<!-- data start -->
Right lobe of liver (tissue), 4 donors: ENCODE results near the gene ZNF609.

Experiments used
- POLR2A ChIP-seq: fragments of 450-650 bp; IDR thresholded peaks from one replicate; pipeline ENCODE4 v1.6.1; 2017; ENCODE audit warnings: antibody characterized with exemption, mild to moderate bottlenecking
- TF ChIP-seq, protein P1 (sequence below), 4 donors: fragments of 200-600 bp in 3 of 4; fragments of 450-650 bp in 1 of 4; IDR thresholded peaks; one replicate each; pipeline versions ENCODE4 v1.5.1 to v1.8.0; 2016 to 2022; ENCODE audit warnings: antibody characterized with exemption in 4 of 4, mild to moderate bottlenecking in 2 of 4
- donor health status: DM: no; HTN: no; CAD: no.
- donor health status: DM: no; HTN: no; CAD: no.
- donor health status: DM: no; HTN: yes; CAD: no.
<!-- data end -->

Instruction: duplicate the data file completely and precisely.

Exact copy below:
Right lobe of liver (tissue), 4 donors: ENCODE results near the gene ZNF609.

Experiments used
- POLR2A ChIP-seq: fragments of 450-650 bp; IDR thresholded peaks from one replicate; pipeline ENCODE4 v1.6.1; 2017; ENCODE audit warnings: antibody characterized with exemption, mild to moderate bottlenecking
- TF ChIP-seq, protein P1 (sequence below), 4 donors: fragments of 200-600 bp in 3 of 4; fragments of 450-650 bp in 1 of 4; IDR thresholded peaks; one replicate each; pipeline versions ENCODE4 v1.5.1 to v1.8.0; 2016 to 2022; ENCODE audit warnings: antibody characterized with exemption in 4 of 4, mild to moderate bottlenecking in 2 of 4
- donor health status: DM: no; HTN: no; CAD: no.
- donor health status: DM: no; HTN: no; CAD: no.
- donor health status: DM: no; HTN: yes; CAD: no.